Film: 'Journey 2 - Mysterious Island'; Director: Brad Preyton; Cast: Dwayne Johnson, Vanessa Hudgens, Josh Hutcherson, Luiz Guzman, Michael Caine and Kristin Davis; Rating: ** 1/2
'Journey 2 - Mysterious Island', a sequel to the 2008 film 'Journey to the Centre of the Earth', isn't much more than a series of fantasy-park attractions in 3D.
It's an adventure to a delightful location with the story leading you to parts unknown. The place is so remote that it has been hidden for centuries, claiming the lost city Atlantis... and, when found, is almost impossible to escape.
The adventure begins when Sean (Josh Hutcherson) a rebellious teen and scientific explorer believes that he has picked up a coded message in a radio signal, which is sent to him by his grandfather, explorer Alexander (Michael Caine).
With the help of his new stepfather Hank (Dwayne Johnson) an ex-Navy man, Sean decodes the message which, according to him, is the co-ordinates for Verne's Mysterious Island, which also happens to be Robert Louis Stevenson's Treasure Island and Lilliput in Gulliver's Travels.
Restless to reach his destination, Sean is hell-bent to make his journey alone. Hank is fun, kind, supportive of his stepson's enthusiasm for adventure. So, after an opportune obligatory tete-a-tete with Sean's mom (Kristin Davis) about bonding with her son, Hank is off for the ride as well.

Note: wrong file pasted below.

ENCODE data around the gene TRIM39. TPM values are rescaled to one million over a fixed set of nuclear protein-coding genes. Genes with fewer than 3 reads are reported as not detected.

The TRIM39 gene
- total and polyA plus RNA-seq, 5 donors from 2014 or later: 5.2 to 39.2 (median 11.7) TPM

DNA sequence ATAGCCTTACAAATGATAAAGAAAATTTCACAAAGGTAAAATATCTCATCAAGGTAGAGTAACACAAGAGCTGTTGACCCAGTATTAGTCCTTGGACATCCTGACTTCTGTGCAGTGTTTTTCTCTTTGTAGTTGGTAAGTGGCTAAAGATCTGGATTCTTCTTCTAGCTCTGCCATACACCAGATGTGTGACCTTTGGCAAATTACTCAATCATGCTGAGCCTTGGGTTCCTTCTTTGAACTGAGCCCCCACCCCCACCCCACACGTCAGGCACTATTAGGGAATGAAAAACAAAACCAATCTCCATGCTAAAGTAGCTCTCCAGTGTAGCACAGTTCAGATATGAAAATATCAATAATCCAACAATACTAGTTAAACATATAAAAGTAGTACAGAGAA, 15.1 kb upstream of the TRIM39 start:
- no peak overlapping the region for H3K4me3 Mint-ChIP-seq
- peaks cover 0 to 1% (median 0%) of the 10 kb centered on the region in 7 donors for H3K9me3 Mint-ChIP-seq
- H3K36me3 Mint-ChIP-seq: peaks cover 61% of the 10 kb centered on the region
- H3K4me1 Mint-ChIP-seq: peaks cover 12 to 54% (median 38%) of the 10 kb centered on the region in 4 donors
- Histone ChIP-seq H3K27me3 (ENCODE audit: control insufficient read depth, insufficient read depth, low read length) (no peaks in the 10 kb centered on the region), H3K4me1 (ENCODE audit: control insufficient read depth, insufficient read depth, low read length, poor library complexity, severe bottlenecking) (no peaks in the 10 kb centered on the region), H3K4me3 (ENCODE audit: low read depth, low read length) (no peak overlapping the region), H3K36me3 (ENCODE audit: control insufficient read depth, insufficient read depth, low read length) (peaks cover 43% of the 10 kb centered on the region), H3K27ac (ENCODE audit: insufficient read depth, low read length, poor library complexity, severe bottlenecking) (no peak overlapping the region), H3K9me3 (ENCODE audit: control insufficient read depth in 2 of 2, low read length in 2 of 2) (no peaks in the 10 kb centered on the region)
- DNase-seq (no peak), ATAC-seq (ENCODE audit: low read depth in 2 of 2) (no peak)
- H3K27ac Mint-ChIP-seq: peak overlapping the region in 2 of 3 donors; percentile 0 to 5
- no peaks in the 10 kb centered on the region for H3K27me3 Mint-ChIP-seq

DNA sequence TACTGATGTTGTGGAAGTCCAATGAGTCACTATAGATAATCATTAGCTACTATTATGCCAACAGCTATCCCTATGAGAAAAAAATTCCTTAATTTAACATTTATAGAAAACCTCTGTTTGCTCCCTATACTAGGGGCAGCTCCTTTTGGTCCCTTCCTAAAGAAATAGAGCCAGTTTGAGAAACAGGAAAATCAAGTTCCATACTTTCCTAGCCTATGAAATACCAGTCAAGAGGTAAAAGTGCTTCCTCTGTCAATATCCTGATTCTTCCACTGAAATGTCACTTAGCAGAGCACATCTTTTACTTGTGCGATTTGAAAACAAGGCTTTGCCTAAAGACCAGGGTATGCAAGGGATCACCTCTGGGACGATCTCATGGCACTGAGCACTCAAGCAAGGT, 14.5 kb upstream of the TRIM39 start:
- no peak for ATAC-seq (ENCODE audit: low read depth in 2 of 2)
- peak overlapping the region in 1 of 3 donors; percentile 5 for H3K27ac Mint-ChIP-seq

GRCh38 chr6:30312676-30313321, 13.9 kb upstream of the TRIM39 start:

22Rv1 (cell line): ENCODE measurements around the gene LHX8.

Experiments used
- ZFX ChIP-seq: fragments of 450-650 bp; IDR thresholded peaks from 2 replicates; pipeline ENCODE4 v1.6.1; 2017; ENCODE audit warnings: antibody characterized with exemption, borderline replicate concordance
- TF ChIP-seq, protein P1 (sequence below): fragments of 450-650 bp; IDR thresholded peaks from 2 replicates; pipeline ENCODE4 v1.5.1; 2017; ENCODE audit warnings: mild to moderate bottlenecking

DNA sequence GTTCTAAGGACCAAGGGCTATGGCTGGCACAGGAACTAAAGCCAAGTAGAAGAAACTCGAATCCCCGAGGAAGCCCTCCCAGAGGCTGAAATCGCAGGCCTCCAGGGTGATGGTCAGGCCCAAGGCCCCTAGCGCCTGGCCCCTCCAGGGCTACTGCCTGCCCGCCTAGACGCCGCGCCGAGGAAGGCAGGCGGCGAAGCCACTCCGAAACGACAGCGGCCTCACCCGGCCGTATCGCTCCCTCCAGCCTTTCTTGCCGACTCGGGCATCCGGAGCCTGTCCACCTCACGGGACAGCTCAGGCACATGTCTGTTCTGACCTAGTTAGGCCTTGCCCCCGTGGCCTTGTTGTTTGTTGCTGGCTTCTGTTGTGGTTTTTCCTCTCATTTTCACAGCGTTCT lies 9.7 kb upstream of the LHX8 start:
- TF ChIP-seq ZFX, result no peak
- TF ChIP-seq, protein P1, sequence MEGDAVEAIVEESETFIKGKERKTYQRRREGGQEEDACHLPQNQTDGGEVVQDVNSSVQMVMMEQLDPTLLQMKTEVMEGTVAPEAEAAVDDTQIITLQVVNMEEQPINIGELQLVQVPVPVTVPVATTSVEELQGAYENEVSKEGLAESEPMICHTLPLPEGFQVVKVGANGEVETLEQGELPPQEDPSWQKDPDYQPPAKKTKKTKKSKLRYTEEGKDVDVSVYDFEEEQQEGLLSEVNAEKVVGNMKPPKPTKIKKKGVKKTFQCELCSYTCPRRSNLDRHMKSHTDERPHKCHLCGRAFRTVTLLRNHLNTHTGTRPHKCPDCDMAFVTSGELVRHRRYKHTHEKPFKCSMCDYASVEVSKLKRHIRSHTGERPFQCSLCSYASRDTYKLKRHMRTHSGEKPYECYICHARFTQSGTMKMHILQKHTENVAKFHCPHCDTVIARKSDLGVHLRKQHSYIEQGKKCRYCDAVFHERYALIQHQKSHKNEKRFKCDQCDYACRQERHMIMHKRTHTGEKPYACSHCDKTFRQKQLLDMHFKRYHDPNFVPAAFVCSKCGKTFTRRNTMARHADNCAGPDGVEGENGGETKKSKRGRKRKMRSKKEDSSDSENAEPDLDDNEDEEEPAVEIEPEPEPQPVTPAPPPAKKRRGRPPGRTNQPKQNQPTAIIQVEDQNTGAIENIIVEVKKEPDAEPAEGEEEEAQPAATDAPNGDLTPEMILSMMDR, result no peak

They land on Palau, nearest destination to the mysterious Island's alleged co-ordinates. Unfortunately no one is willing to ferry them to their destination.
It's only when they bump into a local opportunist tour-guide Gabato (Luiz Guzman) who is willing to take them across the formidable journey for a princely amount, do they embark upon it.
Gabato is accompanied by his pretty daughter Kailani (Vanessa Hudgens), clearly the love interest for Sean.
The first hurdle in this, so far so good, quest is when the helicopter is hit by a hurricane. The aircraft crashes on the island, which turns out to be a lush tropical wonder, full of enormous insects, miniature elephants, giant lizards, Gold Mountain and a blazing volcano.
They soon find Alexander (Caine), who's enjoying himself hugely dressed as a hunter and taking on the 'Richard Attenborough in Jurassic Park' type role.
The film is witlessly enjoyable, mostly, thanks to the affable presence of Dwanye Johnson, who has a brilliant screen presence. Fortunately, he's on screen for the bulk of the film. The parts without Dwanye lack energy.
However, the characters and the story are competent. Hutcherson, who was in 'The Journey to the Centre of the Earth', 'The Polar Express', 'Zathura' and 'Firehouse Dog', among others, is turning into a shrewd, effective young actor. The rest of the cast is left with little more than stock reactions and exposition.
Visually, the prequel to this film broke ground as the first narrative feature to employ the fusion System, a sophisticated digital 3D camera rig developed by James Cameron and cinematographer Vince Pace, and subsequently used on 'Avatar'.
Not surprisingly, the 'Journey 2' filmmakers returned to the Cameron Pace Group for state-of-the-art strategies and equipment to capture the depth and scope Peyton wanted to achieve in a range of real-world environments.
The far-fetched fantasy is loaded with perils that can be dismissed off as ridiculous - but is fun, and kids will love it.
--Indo-Asain News Service